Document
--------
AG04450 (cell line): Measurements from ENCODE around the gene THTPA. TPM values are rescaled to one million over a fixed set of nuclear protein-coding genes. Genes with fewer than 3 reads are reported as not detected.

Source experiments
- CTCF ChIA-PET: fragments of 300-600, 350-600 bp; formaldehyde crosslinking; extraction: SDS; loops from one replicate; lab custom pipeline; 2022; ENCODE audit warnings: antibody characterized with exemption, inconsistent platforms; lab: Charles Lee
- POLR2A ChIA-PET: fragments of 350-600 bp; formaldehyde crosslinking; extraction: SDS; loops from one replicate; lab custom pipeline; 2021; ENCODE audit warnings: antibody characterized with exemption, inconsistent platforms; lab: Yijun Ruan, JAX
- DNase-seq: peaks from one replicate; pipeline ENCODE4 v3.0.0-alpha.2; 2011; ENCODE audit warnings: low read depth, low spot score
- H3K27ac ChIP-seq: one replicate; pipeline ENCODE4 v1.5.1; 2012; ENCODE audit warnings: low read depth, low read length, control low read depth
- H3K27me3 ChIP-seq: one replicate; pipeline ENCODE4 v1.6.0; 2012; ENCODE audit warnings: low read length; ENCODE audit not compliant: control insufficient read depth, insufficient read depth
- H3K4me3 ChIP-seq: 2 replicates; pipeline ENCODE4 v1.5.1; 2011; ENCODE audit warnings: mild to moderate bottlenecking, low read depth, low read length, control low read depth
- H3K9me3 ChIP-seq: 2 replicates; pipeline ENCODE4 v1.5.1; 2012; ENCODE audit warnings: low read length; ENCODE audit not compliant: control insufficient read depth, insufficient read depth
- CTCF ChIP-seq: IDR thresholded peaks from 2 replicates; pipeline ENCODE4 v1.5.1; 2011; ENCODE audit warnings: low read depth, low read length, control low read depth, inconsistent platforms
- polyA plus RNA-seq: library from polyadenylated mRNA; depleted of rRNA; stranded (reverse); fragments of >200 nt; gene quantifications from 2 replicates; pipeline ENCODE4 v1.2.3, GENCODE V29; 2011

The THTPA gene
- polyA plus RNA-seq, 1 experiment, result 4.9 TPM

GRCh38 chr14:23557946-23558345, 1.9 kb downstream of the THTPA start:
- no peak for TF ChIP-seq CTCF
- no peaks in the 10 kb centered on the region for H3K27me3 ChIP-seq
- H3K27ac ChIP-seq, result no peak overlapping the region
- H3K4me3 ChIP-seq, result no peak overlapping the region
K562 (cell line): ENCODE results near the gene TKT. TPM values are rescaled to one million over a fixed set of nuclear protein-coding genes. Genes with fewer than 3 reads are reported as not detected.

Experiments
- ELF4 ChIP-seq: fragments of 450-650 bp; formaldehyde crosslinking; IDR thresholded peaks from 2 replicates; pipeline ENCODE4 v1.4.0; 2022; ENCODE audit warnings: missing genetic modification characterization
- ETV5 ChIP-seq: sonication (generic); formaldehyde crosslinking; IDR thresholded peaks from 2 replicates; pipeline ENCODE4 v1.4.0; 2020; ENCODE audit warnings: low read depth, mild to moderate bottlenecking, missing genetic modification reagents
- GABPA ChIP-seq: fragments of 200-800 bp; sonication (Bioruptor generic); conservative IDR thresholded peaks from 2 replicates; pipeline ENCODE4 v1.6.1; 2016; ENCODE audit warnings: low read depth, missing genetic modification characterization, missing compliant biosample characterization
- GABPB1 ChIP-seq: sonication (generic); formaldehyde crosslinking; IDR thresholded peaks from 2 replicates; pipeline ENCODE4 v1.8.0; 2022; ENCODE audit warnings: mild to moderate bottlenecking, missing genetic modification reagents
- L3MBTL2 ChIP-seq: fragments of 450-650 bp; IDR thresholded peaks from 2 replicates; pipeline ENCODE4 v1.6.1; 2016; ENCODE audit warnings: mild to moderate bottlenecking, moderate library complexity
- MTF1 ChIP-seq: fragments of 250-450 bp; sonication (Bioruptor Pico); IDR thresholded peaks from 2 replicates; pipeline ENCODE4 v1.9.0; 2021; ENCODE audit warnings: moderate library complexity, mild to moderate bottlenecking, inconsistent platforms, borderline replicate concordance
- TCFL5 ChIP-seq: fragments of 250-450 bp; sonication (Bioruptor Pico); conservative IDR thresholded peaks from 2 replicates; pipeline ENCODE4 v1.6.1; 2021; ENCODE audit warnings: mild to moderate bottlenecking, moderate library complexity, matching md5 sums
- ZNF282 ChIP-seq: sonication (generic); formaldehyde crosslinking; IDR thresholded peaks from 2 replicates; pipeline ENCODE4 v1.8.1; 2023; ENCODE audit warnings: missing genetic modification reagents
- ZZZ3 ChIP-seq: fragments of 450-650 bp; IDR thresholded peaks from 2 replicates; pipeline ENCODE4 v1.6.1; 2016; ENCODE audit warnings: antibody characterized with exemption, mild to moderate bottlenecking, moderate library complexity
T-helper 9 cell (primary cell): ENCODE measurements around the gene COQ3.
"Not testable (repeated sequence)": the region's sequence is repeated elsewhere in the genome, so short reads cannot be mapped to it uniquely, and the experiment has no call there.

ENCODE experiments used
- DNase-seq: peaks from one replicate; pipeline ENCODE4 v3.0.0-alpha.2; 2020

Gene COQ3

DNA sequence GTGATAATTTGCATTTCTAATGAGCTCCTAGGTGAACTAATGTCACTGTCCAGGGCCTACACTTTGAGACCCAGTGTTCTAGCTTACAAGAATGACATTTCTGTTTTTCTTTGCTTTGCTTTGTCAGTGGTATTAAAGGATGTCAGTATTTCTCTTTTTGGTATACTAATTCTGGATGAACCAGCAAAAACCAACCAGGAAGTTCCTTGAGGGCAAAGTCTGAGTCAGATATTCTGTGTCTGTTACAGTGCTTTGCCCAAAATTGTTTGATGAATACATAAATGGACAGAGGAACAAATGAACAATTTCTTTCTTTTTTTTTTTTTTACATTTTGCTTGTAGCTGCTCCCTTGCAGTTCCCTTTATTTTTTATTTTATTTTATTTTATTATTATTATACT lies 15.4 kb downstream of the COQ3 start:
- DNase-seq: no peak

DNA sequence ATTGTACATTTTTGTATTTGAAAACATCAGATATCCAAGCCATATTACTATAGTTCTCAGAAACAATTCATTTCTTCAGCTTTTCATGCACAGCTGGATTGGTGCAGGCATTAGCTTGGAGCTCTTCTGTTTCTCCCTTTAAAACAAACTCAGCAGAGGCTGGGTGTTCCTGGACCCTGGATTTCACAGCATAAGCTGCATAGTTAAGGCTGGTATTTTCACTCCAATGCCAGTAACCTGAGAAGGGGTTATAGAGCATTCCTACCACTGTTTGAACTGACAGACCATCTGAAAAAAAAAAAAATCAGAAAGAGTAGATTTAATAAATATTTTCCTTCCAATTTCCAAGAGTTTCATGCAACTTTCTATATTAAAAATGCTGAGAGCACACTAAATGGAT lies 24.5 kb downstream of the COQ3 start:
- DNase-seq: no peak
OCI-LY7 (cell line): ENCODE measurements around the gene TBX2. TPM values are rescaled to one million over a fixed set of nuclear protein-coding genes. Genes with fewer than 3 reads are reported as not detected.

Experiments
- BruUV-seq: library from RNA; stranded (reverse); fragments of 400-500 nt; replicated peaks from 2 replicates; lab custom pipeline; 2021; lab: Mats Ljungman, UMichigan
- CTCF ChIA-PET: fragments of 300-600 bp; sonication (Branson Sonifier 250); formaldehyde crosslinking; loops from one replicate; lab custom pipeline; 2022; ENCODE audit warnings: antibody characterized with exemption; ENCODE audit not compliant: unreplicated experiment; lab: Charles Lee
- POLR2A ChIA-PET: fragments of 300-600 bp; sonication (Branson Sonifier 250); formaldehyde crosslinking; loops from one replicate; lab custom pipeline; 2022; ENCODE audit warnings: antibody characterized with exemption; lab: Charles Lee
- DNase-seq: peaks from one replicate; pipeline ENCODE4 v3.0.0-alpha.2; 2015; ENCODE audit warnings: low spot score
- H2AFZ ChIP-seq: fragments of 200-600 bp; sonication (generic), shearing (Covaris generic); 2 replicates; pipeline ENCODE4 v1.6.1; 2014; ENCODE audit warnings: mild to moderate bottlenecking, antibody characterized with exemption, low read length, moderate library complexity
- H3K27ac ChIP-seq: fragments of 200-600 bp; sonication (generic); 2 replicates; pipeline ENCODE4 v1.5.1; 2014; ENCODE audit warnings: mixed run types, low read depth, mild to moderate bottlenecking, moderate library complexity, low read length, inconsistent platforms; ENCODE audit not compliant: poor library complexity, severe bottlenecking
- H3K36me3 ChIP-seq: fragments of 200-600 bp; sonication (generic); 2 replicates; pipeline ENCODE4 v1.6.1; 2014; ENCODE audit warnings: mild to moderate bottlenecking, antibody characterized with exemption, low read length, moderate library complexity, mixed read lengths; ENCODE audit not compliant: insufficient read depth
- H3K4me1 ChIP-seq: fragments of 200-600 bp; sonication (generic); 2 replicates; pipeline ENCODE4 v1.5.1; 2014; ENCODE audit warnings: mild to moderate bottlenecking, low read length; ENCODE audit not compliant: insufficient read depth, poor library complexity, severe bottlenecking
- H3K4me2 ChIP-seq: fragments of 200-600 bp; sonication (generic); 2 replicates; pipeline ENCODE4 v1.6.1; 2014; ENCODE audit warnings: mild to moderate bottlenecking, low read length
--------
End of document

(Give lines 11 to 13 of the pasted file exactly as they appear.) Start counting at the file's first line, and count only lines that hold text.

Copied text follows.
- polyA plus RNA-seq: library from polyadenylated mRNA; depleted of rRNA; stranded (reverse); fragments of >200 nt; gene quantifications from 2 replicates; pipeline ENCODE4 v1.2.3, GENCODE V29; 2011

The THTPA gene
- polyA plus RNA-seq, 1 experiment, result 4.9 TPM